Evolutionary and Structural Insights about Potential SARS-CoV-2 Evasion of Nirmatrelvir

J Med Chem. 2022 Jul 14;65(13):8686-8698. doi: 10.1021/acs.jmedchem.2c00404. Epub 2022 Jun 22.


The U.S. FDA approval of PAXLOVID, a combination therapy of nirmatrelvir and ritonavir has significantly boosted our morale in fighting the COVID-19 pandemic. Nirmatrelvir is an inhibitor of the main protease (MPro) of SARS-CoV-2. Since many SARS-CoV-2 variants that resist vaccines and antibodies have emerged, a concern of acquired viral resistance to nirmatrelvir naturally arises. Here, possible mutations in MPro to confer viral evasion of nirmatrelvir are analyzed and discussed from both evolutionary and structural standpoints. The analysis indicates that those mutations will likely reside in the whole aa45-51 helical region and residues including M165, L167, P168, R188, and Q189. Relevant mutations have also been observed in existing SARS-CoV-2 samples. Implications of this analysis to the fight against future drug-resistant viral variants and the development of broad-spectrum antivirals are discussed as well.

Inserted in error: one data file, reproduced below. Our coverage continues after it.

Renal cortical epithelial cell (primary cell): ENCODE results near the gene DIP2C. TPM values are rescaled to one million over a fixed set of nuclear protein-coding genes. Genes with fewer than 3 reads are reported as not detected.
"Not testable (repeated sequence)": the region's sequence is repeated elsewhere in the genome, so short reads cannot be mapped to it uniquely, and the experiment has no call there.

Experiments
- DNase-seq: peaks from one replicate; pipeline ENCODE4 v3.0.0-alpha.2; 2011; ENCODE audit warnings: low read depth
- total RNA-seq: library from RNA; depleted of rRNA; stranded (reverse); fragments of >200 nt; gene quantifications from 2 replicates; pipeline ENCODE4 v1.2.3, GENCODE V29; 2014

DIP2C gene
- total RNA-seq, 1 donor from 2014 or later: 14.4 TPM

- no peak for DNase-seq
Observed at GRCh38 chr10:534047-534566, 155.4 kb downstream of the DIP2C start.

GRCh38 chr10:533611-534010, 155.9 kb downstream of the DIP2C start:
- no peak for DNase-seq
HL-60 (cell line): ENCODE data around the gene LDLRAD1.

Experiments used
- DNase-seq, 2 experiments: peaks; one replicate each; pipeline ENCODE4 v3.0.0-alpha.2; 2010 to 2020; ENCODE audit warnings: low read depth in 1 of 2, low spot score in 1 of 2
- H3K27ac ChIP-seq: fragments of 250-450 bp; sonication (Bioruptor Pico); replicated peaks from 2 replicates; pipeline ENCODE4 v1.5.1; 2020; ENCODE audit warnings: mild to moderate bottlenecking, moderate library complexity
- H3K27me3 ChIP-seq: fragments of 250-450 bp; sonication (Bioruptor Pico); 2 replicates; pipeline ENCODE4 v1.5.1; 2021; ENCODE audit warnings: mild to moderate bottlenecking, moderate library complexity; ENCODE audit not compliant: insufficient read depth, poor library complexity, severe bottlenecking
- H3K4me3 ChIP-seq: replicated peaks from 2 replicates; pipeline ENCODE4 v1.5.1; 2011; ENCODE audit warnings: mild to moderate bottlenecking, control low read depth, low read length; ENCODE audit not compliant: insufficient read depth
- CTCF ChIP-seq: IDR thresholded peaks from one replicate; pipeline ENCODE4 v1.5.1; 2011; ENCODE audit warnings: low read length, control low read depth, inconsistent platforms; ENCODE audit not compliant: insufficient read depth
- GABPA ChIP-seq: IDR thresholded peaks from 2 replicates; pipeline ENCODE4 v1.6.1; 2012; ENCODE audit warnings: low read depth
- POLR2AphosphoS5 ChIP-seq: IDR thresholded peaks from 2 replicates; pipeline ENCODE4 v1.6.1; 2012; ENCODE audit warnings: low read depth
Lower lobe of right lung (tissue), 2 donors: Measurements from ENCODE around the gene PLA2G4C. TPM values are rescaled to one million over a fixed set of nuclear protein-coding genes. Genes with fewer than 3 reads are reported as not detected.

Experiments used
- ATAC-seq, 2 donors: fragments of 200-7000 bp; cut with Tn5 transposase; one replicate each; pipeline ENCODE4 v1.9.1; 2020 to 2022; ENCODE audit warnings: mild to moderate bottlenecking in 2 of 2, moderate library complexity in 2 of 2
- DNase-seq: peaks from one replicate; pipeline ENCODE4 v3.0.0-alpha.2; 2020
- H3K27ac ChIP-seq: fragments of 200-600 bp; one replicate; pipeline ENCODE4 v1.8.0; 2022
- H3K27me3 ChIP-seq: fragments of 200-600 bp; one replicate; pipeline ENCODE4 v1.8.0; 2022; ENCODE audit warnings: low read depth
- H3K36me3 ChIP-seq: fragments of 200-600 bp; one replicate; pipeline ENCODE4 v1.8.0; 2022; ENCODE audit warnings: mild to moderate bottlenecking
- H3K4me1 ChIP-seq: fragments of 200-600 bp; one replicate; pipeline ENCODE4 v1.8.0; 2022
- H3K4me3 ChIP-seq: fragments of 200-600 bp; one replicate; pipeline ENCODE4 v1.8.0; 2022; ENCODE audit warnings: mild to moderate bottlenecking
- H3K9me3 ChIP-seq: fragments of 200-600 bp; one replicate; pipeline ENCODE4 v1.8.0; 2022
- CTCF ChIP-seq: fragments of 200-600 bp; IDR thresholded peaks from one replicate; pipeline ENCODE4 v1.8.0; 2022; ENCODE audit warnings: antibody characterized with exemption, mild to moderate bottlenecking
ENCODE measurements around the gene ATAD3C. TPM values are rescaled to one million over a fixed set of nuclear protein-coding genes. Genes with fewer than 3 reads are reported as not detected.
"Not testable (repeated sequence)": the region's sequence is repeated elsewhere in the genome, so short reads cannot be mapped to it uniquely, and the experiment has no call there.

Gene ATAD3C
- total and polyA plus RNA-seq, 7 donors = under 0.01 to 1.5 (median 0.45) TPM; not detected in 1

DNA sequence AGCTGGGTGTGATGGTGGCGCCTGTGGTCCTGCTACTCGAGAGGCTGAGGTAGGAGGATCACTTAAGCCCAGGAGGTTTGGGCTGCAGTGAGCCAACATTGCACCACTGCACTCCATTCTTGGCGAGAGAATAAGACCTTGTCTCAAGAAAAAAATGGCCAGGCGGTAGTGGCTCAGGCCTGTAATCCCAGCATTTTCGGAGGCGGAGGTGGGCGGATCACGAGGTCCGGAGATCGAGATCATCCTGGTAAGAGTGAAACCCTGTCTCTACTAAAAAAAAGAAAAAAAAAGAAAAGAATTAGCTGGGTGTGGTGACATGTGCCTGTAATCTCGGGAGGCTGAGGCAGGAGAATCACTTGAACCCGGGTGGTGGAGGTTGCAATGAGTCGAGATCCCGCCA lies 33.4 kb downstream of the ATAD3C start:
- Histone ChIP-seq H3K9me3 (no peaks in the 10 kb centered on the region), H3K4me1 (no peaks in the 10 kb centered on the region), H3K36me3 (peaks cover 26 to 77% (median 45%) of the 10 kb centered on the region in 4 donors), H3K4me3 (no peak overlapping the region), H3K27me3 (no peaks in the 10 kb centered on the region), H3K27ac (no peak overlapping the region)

Publication types

  • Review
  • Research Support, Non-U.S. Gov't
  • Research Support, N.I.H., Extramural

MeSH terms

  • COVID-19 Drug Treatment*
  • Coronavirus 3C Proteases
  • Humans
  • Pandemics
  • SARS-CoV-2* / genetics
  • Viral Nonstructural Proteins / chemistry


  • Viral Nonstructural Proteins
  • Coronavirus 3C Proteases

Supplementary concepts

  • SARS-CoV-2 variants